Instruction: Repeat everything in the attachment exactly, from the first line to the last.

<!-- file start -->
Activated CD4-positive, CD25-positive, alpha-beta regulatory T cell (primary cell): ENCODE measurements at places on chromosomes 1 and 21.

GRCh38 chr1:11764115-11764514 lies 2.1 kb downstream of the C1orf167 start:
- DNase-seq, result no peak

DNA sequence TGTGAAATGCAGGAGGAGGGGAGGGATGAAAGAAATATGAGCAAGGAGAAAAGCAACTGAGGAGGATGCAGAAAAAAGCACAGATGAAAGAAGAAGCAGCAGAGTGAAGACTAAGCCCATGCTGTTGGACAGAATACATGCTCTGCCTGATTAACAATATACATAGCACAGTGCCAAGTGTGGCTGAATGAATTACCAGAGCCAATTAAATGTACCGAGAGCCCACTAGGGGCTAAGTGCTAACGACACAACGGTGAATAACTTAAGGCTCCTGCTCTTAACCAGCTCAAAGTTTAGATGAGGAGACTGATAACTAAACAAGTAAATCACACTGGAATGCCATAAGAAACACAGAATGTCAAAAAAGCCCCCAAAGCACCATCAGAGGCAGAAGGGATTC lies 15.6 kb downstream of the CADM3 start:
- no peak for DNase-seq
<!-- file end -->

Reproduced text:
Activated CD4-positive, CD25-positive, alpha-beta regulatory T cell (primary cell): ENCODE measurements at places on chromosomes 1 and 21.

GRCh38 chr1:11764115-11764514 lies 2.1 kb downstream of the C1orf167 start:
- DNase-seq, result no peak

DNA sequence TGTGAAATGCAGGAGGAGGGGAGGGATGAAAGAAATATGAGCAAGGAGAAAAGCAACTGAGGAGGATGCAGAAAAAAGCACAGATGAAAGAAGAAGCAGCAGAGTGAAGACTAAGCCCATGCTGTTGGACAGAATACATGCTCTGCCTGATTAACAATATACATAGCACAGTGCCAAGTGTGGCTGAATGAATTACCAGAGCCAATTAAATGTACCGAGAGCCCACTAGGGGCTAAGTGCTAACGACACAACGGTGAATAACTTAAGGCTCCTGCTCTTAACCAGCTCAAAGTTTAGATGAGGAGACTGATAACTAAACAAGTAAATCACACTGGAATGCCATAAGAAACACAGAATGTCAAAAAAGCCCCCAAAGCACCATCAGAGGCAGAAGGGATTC lies 15.6 kb downstream of the CADM3 start:
- no peak for DNase-seq